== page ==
The participation of imported products in Brazil’s consumption rose to 21.8 percent in the second quarter of the year. Figures were released by the National Industry Confederation (CNI). They indicate that the share of foreign products grew 1.2 percentage points compared to the same period in 2013. It is the most significant expansion since 2007.
Renato Fonseca, head of CNI’s Unit for Research and Competitiveness, said that the imports remain under the spotlight in the Brazilian market. The foreign market, however, is not being prioritized by Brazilian companies.
In his view, statistics confirm the lack of competitiveness of the national industry, which, besides the difficulty of exporting its industrialized products, has to face competition from foreign goods in its domestic market.
The yearly growth rate of approximately 19.5 percent since 2000 in Brazil’s shipbuilding industry, associated with investments amounting to $150 billion, has consolidated the sector in Brazil, Carlos Campos Neto, coordinator of the Applied Economic Research Institute (“IPEA”), told Agência Brasil.
IPEA’s study was based on contracts, both signed and expected, which aim to foster the development of pre-salt oil and deepwater exploration in the Northeast. It was presented at the Marintec South America – 11th Navalshore, in Rio de Janeiro, a gathering regarded as the main of its kind for Latin America’s shipbuilding and offshore industry. The event brings together leaders from over 17 countries, 380 brands and 12 international pavilions.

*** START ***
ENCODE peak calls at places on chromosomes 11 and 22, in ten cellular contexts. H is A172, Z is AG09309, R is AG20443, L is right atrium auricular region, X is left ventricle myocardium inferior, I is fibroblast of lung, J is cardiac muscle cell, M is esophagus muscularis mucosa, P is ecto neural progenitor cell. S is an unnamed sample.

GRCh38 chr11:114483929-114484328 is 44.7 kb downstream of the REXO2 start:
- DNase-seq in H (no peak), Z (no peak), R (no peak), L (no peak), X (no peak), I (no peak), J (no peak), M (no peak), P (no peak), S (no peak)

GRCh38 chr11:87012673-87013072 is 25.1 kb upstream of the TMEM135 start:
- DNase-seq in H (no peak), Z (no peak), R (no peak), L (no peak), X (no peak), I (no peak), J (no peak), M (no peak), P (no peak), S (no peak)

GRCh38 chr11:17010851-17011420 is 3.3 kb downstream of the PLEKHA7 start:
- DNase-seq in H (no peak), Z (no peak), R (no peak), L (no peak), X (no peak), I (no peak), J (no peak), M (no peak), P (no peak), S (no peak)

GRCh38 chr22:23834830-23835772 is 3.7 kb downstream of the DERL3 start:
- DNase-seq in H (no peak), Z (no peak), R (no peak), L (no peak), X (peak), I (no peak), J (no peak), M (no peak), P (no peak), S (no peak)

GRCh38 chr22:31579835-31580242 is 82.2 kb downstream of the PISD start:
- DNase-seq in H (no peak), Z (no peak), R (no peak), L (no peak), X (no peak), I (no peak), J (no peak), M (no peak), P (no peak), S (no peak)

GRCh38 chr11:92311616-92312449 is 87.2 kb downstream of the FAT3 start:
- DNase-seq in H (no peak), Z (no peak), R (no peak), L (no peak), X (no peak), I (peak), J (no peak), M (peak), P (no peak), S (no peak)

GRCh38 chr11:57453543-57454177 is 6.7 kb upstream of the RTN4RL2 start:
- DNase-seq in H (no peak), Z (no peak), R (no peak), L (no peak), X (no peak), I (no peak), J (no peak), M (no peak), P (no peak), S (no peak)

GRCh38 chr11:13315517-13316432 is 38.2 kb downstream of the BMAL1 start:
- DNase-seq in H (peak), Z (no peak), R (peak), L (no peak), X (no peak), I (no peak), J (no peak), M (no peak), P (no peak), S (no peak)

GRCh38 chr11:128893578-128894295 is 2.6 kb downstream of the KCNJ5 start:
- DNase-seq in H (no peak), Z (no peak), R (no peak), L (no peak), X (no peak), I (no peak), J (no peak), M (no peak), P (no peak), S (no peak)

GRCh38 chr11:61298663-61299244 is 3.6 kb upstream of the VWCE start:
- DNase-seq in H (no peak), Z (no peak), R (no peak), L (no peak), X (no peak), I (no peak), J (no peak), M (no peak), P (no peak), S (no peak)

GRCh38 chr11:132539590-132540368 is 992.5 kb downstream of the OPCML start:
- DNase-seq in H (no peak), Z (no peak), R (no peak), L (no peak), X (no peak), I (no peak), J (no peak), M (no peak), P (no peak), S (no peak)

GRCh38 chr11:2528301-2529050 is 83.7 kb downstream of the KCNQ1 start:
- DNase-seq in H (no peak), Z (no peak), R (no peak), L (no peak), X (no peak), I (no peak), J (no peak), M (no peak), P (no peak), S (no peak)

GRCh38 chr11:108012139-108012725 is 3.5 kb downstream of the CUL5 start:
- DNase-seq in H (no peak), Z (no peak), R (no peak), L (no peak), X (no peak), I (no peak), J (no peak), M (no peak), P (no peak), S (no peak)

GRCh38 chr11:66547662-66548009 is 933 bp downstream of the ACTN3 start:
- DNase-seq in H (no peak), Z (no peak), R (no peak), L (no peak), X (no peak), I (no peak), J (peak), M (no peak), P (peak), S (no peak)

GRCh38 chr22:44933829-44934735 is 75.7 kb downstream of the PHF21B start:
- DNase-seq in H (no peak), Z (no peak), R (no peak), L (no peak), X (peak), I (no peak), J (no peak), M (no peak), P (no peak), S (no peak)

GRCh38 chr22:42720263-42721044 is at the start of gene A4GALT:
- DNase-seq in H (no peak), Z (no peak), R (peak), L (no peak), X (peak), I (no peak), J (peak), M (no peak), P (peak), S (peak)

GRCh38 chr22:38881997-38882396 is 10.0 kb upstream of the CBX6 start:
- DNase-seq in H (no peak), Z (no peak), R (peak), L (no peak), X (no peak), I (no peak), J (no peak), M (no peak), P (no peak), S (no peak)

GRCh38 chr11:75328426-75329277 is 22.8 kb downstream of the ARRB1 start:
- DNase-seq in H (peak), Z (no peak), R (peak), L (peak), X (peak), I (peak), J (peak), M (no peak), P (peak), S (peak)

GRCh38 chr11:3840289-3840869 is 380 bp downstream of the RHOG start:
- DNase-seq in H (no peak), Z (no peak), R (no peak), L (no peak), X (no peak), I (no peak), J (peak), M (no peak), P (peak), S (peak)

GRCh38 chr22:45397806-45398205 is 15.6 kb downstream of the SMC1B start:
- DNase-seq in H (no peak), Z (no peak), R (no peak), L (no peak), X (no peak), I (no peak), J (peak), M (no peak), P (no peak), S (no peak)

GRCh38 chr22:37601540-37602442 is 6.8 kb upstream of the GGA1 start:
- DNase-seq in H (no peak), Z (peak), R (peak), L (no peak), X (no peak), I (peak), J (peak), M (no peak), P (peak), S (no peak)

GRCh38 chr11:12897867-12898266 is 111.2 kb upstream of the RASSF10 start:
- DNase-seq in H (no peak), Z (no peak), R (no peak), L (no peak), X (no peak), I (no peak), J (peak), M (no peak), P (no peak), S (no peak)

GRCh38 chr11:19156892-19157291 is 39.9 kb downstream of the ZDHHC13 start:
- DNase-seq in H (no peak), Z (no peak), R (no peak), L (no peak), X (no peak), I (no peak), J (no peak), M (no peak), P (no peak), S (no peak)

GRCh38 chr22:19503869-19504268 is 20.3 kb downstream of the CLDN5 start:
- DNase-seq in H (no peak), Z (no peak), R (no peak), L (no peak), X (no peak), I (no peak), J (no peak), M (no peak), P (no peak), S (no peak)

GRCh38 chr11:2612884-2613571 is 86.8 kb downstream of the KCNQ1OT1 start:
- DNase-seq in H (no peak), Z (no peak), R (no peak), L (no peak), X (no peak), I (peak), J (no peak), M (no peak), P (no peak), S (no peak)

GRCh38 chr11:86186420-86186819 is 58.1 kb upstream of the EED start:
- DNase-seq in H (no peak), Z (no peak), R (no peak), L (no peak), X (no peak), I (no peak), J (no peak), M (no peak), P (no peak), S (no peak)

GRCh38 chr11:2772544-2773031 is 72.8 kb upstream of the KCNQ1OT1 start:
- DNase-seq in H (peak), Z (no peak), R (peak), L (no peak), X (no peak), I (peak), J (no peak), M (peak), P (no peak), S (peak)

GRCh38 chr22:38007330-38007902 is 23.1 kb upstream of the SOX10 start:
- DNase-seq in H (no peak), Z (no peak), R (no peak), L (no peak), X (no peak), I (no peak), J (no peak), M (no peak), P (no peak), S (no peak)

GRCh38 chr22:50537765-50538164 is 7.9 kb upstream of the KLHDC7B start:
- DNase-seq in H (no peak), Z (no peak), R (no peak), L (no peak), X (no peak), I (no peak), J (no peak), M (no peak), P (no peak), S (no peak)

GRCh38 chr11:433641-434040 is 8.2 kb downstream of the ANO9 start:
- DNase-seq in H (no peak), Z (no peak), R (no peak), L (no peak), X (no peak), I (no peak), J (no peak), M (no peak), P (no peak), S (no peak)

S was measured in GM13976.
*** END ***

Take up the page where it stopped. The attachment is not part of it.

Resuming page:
According to Campos Neto, the survey shows that “there’s enough demand for the naval industry for the next 25 years.” And this demand stands at about US$ 97 million.
Carlos Campos Neto further highlighted the importance of Petrobras’s investments in the industry’s upturn: “What made it possible for the naval industry to rise again, and what will keep it steady for the next 25 years, is the offshore oil and gas industry, most of all.”
The study reveals that Brazil’s shipbuilding industry reached its high point in the 1970’s, faced a decline in the 80’s, and its near-extinction in the next decade.
In the economist’s view, however, the Brazilian shipbuilding industry will not prove competitive in all of its sectors. In the construction of oil tankers, for instance, Brazil will not be powerful enough to compete, in terms of prices and costs, with China or Korea.
On the other hand, Brazil has showed a good performance in the production of support vessels, offshore oil rigs and drill ships. “Our market, where Brazil has built up its structure and development, should focus on these three sectors, which have a lot of embedded technology. This is very good for us.”
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